‘Ultimately we were satisfied that he was not violating Iowa’s campaign finance laws’
State Rep. Mike Sexton, R-Rockwell City, continues to pay fair market value for a space he rents for his campaign and as a result did not violate Iowa’s campaign finance laws, according to Megan Tooker, executive director for the Iowa Ethics and Campaign Disclosure Board.
“Ultimately we were satisfied that he was not violating Iowa’s campaign finance laws,” Tooker said Thursday.
Tooker said her office was contacted within the past few months to look into Sexton’s finances. She said Sexton’s committee was due for another routine audit at about that time.
“There wasn’t a special audit for this,” Tooker said. “We looked into it as part of his routine audit.”
Sexton and his wife, Rebecca Sexton, purchased a property located at 1106 10th Ave. in Manson in November 2015. Tall Corn Property LLC, owned by the Sextons, is the business entity that manages the property.
In August 2016, Sexton’s campaign started paying Tall Corn Property for the headquarters’ expenses and rent.
The individual who contacted Tooker wondered if the rent was a legitimate expense.
Sexton pays $400 for rent and utilities. The space occupies 1,200 square feet.
Sexton told Tooker through emails that he uses the space to store campaign items such as yard signs, and for office space to work in and meet people.
He also told Tooker that until recently Manson Transportation Service used the rest of the building.
Sexton charged that company 66 cents per square foot.
According to Sexton, the trucking company wanted to rent the entire building, but he wanted some room for his campaign. As a result, the trucking company relocated to another building.
“It’s a commercial space he owns through this LLC that he rents out,” Tooker said. “It’s permissable for him to rent the space, it just has to be fair market value. Our statute says you cannot make payments clearly in excess of the fair market value of the item or service purchased.”
In a letter to Sexton dated Sept. 27, Tooker wrote, “Based on the totality of the circumstances, I am satisfied that the amount your LLC is charging your campaign for rent and utilities appears reasonable and is not “clearly in excess of fair market value.”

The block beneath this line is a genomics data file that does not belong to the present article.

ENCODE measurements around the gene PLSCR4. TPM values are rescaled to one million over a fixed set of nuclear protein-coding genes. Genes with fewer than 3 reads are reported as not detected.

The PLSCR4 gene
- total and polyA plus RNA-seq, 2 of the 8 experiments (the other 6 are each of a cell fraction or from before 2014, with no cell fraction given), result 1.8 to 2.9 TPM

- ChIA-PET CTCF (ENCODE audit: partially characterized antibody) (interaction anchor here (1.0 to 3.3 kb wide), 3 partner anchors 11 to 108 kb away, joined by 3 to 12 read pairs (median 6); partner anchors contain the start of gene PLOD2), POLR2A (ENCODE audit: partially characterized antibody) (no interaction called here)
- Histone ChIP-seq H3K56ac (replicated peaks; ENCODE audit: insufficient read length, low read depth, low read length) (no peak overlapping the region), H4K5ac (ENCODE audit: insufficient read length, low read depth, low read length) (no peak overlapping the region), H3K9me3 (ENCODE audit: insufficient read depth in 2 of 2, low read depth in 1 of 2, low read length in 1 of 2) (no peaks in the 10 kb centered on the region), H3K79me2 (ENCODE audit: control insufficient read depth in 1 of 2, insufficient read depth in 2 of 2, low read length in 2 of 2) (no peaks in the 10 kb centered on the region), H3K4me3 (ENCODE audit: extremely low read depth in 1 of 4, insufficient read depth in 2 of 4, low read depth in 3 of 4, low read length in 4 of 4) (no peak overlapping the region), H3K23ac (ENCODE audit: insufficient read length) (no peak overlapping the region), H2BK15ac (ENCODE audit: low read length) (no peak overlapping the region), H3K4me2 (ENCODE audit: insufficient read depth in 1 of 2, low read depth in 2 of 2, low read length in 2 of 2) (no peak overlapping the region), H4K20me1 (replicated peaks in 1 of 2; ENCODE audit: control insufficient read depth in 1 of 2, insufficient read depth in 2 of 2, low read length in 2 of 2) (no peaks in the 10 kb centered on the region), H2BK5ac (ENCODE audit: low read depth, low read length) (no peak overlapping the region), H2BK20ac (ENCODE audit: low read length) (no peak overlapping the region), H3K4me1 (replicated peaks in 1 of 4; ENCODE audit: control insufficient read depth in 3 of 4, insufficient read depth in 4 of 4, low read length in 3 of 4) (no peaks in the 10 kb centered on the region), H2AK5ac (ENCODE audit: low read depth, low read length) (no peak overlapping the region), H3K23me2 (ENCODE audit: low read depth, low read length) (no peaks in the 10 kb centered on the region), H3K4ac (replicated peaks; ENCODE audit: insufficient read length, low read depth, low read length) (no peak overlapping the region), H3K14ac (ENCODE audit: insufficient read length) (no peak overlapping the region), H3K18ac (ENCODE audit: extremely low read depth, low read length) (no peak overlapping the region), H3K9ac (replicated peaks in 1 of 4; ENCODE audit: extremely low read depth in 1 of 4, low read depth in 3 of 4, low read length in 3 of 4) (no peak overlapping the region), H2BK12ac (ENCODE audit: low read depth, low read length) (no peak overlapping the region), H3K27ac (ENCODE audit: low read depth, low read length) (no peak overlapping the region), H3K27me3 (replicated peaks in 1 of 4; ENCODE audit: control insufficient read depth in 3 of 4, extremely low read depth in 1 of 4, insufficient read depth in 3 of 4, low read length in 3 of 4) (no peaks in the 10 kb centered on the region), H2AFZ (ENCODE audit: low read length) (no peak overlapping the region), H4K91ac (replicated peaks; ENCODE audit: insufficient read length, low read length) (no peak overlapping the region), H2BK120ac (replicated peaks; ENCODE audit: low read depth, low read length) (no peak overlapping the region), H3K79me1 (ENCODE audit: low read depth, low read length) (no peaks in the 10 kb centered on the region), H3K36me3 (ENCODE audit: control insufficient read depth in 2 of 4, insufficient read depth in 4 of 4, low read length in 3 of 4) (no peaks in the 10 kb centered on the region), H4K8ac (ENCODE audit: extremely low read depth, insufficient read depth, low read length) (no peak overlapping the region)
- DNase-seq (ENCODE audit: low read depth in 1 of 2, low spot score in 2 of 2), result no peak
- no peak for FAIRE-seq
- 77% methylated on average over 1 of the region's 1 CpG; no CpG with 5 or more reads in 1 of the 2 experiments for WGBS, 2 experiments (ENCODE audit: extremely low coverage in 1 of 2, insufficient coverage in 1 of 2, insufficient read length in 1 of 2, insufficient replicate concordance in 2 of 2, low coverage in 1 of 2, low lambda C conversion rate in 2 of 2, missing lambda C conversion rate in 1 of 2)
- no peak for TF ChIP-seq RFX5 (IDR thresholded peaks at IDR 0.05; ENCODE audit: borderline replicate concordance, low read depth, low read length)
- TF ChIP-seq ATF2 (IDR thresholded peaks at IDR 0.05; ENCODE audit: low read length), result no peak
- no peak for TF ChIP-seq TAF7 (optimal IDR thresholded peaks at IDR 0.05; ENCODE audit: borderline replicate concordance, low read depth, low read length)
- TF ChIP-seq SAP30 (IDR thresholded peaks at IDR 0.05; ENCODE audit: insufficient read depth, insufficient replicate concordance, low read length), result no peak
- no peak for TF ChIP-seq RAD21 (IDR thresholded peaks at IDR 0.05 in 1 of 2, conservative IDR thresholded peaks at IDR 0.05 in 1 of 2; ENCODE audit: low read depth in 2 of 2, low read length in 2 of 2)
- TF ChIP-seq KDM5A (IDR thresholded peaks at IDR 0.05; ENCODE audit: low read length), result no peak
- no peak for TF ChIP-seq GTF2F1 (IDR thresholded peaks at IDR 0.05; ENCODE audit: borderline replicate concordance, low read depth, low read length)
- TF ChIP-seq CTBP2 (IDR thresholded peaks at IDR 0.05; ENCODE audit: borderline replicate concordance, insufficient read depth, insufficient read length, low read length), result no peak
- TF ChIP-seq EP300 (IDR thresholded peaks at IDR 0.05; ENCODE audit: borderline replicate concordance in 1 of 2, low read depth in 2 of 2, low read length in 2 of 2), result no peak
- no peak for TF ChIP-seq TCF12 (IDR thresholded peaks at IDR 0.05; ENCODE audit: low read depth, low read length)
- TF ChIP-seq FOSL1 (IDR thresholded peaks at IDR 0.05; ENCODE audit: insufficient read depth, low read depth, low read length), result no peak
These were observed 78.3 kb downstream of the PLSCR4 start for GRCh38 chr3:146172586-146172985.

Tooker said she based her decision on the fact that Sexton was able to produce evidence that he was able to get a higher rate from other renters and that he was able to provide a certified letter from a realtor who gave a professional opinion that the space was rented below market rate.
Sexton said the questions about his finances were first raised by an online political blog called Bleeding Heartland.
“There was an anonymous call to the Bleeding Heartland and an anonymous call to campaign ethics,” Sexton said Thursday. “But if they did some fact-checking on what rent was in Calhoun County, there wouldn’t have been a story in the beginning, but that’s beside the point.”
“At the end of the day I had a real estate agent do it for me and I am not even paying what the average rent is,” he added. “I am below the average rent.”
According to Sexton, the realtor assessed six properties in Manson and Rockwell City and found that the average rent per square foot was 38 cents. Sexton’s was 25 cents.
“This is the kind of stuff, in my opinion, when the other side doesn’t want to talk about the issues, they have to do this kind of stuff,” Sexton said. “We are seeing that at the federal level now. Politics is so crappy now, the average citizen is tired of it. Instead of talking about issues, they are running around trying to find something you supposedly did wrong. That’s too bad for politics, I think.”
Rather than rent, Sexton said mileage is an issue he wonders about.
“In September I logged 1,367 miles,” he said. “I could if I wanted to, I could reimburse myself to those miles. In my opinion, rent is black and white. There’s no gray area like this mileage deal is. There’s a ton of legislators that reimburse themselves for their mileage.”
Sexton said to this point he has not reimbursed himself for mileage.
“I really don’t reimburse myself for anything,” he said. “All the church dinners and community events we go to. In fact, Labor Day I paid $45 for breakfast on Saturday in Fonda for campaign to eat breakfast. On Monday in Dayton for the parade, I paid $75 and bought everyone lunch and I didn’t even reimburse myself for those costs.”
He added, “People don’t realize all the extra money you spend out here campaigning and then they want to come after me for this rent deal. It’s just kind of pathetic. But it’s their right to challenge it.”